ITEM 31. BUSINESS AND OTHER CONNECTIONS OF THE INVESTMENT ADVISER

 

ETF Managers Group, LLC (the “Adviser”) serves as the investment adviser for each a series of the Trust. The principal address of the Adviser is 30 Maple Street, 2nd Floor, Summit, New Jersey 07901.

 

EquBot LLC serves as investment sub-adviser for the AI Powered Equity ETF. The principal address of EquBot LLC is 450 Townsend Street, San Francisco, California 94107.

 

   

 

  

The Adviser and EquBot LLC are investment advisers and are registered with the SEC under the Investment Advisers Act of 1940.

 

This Item incorporates by reference the Adviser’s Uniform Application for Investment Adviser Registration (“Form ADV”) on file with the SEC, as listed below. The Form ADV may be obtained, free of charge, at the SEC’s website at www.adviserinfo.sec.gov.  Additional information as to any other business, profession, vocation or employment of a substantial nature engaged in by each officer and director of the Adviser is included in the Trust’s Statement of Additional Information.

 

Investment Adviser SEC File No.
ETF Managers Group, LLC 801-107165
EquBot LLC 801-110987

 

Item 32.  Principal Underwriter.

 

(a)       ETF Managers Trust is the only investment company for which ETFMG Financial LLC acts as a principal underwriter.

  

(b)       To the best of Registrant’s knowledge, the directors and executive officers of ETFMG Financial LLC are as follows:

 

Name* Position with Underwriter Positions with Fund
Samuel R. Masucci III Chief Executive Officer Trustee, President and Secretary
John M. Creighton FINOP None
Reshma J. Amin Chief Compliance Officer Chief Compliance Officer

* The principal business address for each of the above individuals is 30 Maple Street, 2nd Floor, Summit, New Jersey 07901.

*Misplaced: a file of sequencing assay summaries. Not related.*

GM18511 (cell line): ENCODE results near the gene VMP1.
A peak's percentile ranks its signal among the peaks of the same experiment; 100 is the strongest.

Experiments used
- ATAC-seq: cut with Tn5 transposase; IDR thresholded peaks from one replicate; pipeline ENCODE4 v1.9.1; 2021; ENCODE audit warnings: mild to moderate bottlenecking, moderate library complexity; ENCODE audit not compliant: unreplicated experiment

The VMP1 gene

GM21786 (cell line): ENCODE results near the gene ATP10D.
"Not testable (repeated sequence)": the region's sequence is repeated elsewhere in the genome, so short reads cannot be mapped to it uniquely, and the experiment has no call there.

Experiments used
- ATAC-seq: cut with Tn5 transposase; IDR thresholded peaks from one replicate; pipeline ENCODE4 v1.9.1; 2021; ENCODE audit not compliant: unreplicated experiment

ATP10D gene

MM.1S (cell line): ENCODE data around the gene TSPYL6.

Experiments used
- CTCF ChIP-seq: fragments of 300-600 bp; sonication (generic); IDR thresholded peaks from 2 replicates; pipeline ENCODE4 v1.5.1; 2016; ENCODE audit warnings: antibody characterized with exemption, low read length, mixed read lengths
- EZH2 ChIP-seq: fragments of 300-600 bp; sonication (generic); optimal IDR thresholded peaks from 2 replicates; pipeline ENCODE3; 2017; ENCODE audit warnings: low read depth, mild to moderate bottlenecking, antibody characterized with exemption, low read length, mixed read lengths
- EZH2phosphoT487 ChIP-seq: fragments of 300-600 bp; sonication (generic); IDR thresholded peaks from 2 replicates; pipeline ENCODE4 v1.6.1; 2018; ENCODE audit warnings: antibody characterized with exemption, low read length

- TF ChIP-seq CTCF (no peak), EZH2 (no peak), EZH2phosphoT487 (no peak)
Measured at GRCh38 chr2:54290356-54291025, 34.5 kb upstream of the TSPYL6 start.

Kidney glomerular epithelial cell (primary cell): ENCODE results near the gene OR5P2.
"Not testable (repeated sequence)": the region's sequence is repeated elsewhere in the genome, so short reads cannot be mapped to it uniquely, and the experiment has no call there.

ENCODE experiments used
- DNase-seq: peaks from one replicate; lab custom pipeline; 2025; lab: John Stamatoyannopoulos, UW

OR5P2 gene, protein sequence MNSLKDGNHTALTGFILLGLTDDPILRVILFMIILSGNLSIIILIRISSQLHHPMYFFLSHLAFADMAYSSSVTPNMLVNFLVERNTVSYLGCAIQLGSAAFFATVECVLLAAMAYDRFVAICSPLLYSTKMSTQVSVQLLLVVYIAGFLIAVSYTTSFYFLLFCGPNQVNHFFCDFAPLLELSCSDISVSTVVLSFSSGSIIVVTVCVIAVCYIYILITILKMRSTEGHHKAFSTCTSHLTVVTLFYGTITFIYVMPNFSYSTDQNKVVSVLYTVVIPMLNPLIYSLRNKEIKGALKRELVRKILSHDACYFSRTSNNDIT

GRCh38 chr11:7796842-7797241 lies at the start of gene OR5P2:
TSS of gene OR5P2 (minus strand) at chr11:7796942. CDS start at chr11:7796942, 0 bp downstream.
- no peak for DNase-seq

(c)       Not applicable.

 

ITEM 33. LOCATION OF ACCOUNTS AND RECORDS:

 

State the name and address of each person maintaining principal possession of each account, book or other document required to be maintained by section 31(a) of the 1940 Act Section 15 U.S.C. 80a-30(a) and the rules under that section.

 

All accounts, books, and other documents required to be maintained by Section 31(a) of the Investment Company Act of 1940, as amended, and the rules promulgated thereunder are maintained at the following offices:

 

(a) Registrant:

ETF Managers Trust

30 Maple Street, 2nd Floor 

Summit, New Jersey 07901

 

 
(b) Adviser:

ETF Managers Group

30 Maple Street, 2nd Floor 

Summit, New Jersey 07901

 

 
(c) Sub-Adviser

EquBot LLC

450 Townsend Street 

San Francisco, California 94107

 

 

   

 

 

(d) Principal Underwriter:

ETFMG Financial LLC

30 Maple Street, 2nd Floor 

Summit, New Jersey 07901 

 

 
(e) Custodian:

U.S. Bank National Association 

Custody Operations

1555 North Rivercenter Drive, Suite 302 

Milwaukee, Wisconsin 53212 

 

 

ITEM 34. MANAGEMENT SERVICES

  

Not Applicable.

 

ITEM 35. UNDERTAKINGS

 

Not Applicable. 

 

   

 

 

SIGNATURES